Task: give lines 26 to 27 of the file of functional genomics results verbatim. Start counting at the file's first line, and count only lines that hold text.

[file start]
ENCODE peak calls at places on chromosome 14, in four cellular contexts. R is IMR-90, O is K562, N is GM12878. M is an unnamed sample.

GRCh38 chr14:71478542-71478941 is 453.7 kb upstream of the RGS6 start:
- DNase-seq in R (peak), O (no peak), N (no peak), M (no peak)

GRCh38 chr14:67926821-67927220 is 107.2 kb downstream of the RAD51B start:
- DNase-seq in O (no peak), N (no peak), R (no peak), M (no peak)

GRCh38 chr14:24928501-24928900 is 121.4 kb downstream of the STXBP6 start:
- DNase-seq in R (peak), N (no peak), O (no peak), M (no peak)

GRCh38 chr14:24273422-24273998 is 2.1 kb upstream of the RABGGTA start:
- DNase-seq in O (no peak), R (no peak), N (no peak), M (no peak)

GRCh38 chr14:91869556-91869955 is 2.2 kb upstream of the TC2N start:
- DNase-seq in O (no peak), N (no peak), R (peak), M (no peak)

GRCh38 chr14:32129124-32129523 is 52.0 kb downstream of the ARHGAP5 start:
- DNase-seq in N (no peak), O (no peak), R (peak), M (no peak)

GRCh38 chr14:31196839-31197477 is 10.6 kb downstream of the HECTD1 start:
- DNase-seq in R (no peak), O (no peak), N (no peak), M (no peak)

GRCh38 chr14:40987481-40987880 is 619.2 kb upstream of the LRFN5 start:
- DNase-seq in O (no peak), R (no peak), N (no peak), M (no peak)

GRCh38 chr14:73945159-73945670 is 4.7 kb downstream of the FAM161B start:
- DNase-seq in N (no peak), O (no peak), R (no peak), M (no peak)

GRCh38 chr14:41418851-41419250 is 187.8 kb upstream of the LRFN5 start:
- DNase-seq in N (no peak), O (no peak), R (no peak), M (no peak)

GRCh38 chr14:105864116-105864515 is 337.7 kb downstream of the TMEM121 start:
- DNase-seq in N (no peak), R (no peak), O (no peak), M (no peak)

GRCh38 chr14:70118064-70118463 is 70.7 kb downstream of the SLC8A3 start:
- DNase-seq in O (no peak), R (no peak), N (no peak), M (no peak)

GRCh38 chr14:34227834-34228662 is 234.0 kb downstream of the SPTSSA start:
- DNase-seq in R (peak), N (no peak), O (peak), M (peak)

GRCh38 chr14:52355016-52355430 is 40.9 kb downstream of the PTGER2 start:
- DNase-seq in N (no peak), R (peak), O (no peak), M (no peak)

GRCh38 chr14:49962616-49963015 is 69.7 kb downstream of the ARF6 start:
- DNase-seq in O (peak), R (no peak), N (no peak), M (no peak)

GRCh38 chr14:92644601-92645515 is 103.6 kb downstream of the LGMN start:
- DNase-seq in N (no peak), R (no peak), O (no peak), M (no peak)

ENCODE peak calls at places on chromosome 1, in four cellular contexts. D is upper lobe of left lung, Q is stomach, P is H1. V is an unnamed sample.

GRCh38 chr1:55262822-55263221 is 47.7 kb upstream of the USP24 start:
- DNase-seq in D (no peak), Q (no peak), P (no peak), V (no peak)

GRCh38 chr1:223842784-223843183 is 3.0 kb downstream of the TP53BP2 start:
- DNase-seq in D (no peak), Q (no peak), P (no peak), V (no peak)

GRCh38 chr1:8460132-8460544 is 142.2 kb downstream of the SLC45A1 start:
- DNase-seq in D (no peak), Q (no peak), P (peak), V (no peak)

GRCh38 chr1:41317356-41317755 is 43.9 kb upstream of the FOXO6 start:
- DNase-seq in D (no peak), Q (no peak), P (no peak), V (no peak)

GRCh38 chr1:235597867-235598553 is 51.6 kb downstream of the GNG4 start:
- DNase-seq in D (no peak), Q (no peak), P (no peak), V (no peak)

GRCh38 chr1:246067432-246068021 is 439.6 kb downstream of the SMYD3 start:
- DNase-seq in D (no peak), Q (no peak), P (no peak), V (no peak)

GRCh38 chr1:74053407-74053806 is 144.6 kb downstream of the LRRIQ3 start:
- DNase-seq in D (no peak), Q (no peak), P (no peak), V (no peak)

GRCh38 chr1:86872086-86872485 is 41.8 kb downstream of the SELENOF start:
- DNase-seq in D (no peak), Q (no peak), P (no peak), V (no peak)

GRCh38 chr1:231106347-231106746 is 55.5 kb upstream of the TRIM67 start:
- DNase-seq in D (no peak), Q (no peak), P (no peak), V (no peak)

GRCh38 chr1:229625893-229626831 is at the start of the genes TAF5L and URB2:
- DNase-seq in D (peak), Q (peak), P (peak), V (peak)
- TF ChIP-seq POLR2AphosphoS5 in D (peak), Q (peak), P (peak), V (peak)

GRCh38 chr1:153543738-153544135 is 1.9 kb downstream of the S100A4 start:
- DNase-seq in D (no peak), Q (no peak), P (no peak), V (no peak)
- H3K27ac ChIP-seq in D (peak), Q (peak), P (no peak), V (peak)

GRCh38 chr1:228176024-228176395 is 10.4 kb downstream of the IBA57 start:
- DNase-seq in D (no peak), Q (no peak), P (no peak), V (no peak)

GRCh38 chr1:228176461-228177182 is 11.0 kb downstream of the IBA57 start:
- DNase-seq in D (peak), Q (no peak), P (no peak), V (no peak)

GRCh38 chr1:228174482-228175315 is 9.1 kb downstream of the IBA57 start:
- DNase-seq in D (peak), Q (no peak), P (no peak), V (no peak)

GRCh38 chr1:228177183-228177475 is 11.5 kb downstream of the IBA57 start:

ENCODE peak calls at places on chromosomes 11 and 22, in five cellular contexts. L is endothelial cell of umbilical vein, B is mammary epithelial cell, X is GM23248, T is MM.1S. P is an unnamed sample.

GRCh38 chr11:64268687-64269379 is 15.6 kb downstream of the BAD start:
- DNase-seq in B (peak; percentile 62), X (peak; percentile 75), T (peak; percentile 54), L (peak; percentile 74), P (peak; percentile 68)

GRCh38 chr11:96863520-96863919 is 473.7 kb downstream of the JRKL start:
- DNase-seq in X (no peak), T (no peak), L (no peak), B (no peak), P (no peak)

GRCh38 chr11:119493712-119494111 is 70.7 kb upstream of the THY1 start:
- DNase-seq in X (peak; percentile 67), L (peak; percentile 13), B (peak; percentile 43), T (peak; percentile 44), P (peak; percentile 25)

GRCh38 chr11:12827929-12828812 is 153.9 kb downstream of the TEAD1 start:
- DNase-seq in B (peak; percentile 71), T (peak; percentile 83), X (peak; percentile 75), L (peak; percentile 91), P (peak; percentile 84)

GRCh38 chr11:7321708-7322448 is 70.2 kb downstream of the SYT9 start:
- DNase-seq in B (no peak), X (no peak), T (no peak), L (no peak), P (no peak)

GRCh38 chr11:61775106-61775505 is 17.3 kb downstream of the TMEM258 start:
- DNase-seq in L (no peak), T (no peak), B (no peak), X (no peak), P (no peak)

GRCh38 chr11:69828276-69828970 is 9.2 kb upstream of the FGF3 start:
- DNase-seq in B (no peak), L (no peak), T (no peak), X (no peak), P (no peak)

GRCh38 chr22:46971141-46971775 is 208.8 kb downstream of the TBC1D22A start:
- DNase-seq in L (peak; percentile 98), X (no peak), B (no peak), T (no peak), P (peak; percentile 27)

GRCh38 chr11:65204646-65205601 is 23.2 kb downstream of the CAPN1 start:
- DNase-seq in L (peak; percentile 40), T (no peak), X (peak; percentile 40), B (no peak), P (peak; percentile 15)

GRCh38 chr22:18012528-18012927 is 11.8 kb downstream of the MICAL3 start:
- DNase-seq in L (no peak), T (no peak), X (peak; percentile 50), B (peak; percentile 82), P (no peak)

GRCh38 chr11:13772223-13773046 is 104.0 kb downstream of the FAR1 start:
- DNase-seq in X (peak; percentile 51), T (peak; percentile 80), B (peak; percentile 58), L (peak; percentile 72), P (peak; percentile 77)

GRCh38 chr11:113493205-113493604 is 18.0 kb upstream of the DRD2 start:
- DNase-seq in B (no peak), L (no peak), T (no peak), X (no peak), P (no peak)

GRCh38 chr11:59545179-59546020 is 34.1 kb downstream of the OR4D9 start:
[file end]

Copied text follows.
GRCh38 chr14:34227834-34228662 is 234.0 kb downstream of the SPTSSA start:
- DNase-seq in R (peak), N (no peak), O (peak), M (peak)